Mixed signals by the U.S. add fuel to the fire in the Middle East
Armstrong Williams | 9/21/2012, 1:06 p.m.
In recent days, we witnessed an attack on America's embassy in Libya that left four Americans dead, the breach of our embassy and violent protests in Egypt and a subsequent political spat between the White House and Mitt Romney. Romney blasted the Obama administration for taking an apologetic stance in the wake of the attacks, pointing to a statement from the U.S. embassy in Cairo that he described as "akin to an apology."
But in the back and forth over this sharp criticism of Obama and the hubbub over State Department tweets that were later deleted misses the larger point and an undeniable truth: America's mixed signals on the Middle East are continuing to have deadly consequences.
Since the start of what was romantically termed the "Arab Spring," America has made wrong moves at every turn that have weakened our standing in the world and sent mixed messages to allies and adversaries alike. As a result, the always-volatile Middle East has experienced a rapid deterioration that has brought instability and bloodshed to the region on a scale not seen in decades.
In the initial days of the protests in Egypt that ultimately brought down Hosni Mubarak and his government, the United States appeared flat-footed and confused. While we initially voiced support for our long-standing ally, American foreign policy then shifted 180 degrees and we began supporting the efforts of the protestors in Tahrir Square. Imagine the impact our shift must have had on other U.S. allies in the region who are clinging tenuously to stability but could one day face unrest within their own borders, i.e., Jordan, Saudi Arabia and other Gulf states.
In Libya, our signals were mixed as we veered wildly from strong rhetoric calling for Gaddafi to go to then allowing other nations to shoulder the burden of helping make it a reality. America is the world's unquestioned superpower and a force for good in this world, and we lose credibility on both counts when we choose to lead from behind.
Elsewhere in the Middle East, Syrian dictator Bashar al-Assad continues to unleash the Syrian military on his own people, butchering tens of thousands of innocent men, women and children. The Obama administration has decried the violence, but here too there are mixed signals. As the Syrian revolt began to accelerate, our secretary of state explained that the United States would not intervene in Syria because many perceived Assad as "a reformer."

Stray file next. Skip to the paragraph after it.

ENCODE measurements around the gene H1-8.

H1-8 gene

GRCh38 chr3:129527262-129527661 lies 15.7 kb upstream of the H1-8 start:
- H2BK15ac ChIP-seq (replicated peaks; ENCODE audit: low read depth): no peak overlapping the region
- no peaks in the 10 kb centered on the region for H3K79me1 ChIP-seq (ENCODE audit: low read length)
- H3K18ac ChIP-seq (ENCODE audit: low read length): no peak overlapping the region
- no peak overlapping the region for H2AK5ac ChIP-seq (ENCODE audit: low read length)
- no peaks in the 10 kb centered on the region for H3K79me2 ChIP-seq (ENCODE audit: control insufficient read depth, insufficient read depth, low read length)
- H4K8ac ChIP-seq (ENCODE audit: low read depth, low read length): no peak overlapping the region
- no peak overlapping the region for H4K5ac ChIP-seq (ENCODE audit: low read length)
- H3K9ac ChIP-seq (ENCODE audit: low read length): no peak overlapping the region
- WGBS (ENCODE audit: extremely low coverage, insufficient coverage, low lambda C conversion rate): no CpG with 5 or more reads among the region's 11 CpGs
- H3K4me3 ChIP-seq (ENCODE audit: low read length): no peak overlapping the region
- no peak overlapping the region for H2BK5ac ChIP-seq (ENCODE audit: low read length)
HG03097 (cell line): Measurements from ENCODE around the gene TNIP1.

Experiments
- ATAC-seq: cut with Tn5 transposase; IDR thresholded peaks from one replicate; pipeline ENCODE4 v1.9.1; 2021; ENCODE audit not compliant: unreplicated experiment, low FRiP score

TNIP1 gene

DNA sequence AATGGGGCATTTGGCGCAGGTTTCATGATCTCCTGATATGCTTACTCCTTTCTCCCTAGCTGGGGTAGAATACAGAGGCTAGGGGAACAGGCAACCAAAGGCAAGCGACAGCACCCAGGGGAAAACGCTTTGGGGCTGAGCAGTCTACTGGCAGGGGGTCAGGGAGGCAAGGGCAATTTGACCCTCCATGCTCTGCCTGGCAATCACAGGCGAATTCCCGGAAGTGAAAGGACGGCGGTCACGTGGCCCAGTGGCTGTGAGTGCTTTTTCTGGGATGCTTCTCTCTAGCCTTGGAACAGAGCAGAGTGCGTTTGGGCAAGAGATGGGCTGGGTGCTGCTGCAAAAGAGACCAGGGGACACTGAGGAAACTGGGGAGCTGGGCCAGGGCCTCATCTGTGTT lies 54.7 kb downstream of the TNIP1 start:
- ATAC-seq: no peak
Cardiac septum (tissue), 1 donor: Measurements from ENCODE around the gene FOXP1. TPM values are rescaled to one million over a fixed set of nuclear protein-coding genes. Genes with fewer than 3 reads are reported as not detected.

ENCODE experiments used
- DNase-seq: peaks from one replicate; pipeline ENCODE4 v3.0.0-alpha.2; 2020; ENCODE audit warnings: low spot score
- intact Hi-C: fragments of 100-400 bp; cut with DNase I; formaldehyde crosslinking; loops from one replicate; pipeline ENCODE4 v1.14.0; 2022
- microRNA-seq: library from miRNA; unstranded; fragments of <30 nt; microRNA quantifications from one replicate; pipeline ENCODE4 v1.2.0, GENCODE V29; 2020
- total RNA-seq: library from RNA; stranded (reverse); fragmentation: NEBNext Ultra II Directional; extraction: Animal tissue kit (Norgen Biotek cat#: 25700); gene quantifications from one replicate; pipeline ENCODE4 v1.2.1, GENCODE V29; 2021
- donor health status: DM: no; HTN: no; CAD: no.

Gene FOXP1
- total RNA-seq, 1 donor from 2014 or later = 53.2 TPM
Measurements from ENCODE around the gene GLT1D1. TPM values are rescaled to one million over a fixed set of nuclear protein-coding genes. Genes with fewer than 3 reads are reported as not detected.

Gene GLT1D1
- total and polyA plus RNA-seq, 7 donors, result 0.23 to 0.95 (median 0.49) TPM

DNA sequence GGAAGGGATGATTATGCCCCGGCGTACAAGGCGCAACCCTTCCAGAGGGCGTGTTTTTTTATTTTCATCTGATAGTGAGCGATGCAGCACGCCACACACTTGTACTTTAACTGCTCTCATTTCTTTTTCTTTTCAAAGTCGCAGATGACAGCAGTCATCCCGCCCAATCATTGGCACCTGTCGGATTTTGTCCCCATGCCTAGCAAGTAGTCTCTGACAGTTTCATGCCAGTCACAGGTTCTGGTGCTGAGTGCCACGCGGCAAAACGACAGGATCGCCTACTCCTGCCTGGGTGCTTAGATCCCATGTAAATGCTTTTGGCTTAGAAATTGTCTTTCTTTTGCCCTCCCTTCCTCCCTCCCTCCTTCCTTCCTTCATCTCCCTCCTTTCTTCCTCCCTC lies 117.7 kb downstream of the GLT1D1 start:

All of these mixed signals and muddled messages empower our adversaries.
Keep in mind that in the midst of all this violence and uncertainty, a virulently anti-American fundamentalist Islamist regime in Tehran is brazenly marching toward nuclear weapons capability. Obama has said that all options are on the table to prevent this eventuality, but does anyone really believe that? The Iranians certainly don't--otherwise they would have scaled back their efforts rather than defiantly ramping them up. America is watching and waiting while subterranean centrifuges in Iran are spinning.
For Israel, America's closest ally in the region, the dangers to its security are grave and the future is uncertain. However, the haunting prospect of a nuclear-armed Iran and the seething violence in so many neighboring countries is far bigger than Israel's problem alone and is truly a global threat.
Before things get even worse, America must move past our recent foreign policy blunders and demonstrate the true global leadership we have been sorely lacking under Obama. The Middle East is aflame and further mixed signals by the United States will only add fuel to the fire.
Armstrong Williams content can be found on RightSideWire.com. He is also the author of the new book "Reawakening Virtues." Come join the discussion live 4-5 p.m., 6-8 p.m. ET at www.livestream.com/armstrongwilliams or tune into S.C. WGCV 4-5 p.m., Sirius/XM Power 128, 7-8 p.m. and 4-5 a.m. ET, 6-7 p.m. D.C. a.m. 730 WTNT, 7-8 p.m. WGNU a.m. 920 St. Louis. Become a fan on Facebook and follow him on Twitter.